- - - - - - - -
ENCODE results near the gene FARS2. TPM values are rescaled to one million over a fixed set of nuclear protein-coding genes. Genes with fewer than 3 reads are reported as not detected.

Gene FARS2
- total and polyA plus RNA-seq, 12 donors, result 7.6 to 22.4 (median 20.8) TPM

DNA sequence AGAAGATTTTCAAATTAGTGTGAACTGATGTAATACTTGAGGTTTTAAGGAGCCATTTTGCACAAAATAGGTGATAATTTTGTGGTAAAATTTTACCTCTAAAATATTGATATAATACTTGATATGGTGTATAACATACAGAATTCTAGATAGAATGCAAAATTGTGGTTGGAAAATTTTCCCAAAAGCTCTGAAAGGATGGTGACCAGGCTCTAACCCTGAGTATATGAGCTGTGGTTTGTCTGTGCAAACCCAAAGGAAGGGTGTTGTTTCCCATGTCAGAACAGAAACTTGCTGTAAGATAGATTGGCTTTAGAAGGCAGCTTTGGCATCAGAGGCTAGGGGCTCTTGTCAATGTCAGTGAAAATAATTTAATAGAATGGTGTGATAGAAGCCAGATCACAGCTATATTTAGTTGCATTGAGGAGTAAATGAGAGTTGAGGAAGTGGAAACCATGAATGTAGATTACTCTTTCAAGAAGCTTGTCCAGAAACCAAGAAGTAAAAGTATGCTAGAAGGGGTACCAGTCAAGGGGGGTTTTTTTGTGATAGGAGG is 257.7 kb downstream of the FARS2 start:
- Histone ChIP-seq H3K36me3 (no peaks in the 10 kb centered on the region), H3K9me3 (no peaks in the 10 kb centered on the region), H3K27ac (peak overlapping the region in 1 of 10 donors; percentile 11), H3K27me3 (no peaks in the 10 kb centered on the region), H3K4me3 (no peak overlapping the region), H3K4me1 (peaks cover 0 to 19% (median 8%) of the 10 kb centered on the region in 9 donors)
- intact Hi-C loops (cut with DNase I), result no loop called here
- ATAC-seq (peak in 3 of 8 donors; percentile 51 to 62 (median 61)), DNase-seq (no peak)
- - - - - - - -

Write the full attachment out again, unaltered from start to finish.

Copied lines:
ENCODE results near the gene FARS2. TPM values are rescaled to one million over a fixed set of nuclear protein-coding genes. Genes with fewer than 3 reads are reported as not detected.

Gene FARS2
- total and polyA plus RNA-seq, 12 donors, result 7.6 to 22.4 (median 20.8) TPM

DNA sequence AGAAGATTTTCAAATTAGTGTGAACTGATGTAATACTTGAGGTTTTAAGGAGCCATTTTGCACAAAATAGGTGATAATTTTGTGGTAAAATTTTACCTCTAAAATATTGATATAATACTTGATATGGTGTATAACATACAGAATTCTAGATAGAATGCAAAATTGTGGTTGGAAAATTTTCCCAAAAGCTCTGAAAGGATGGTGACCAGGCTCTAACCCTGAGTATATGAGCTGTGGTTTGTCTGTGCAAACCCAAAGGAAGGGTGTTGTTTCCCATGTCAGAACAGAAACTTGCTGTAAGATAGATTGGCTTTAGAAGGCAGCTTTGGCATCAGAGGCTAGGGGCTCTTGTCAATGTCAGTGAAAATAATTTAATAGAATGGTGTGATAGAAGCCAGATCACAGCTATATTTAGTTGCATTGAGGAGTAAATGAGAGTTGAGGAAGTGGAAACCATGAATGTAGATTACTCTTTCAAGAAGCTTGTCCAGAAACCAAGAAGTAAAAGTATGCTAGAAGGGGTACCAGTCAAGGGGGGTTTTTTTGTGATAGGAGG is 257.7 kb downstream of the FARS2 start:
- Histone ChIP-seq H3K36me3 (no peaks in the 10 kb centered on the region), H3K9me3 (no peaks in the 10 kb centered on the region), H3K27ac (peak overlapping the region in 1 of 10 donors; percentile 11), H3K27me3 (no peaks in the 10 kb centered on the region), H3K4me3 (no peak overlapping the region), H3K4me1 (peaks cover 0 to 19% (median 8%) of the 10 kb centered on the region in 9 donors)
- intact Hi-C loops (cut with DNase I), result no loop called here
- ATAC-seq (peak in 3 of 8 donors; percentile 51 to 62 (median 61)), DNase-seq (no peak)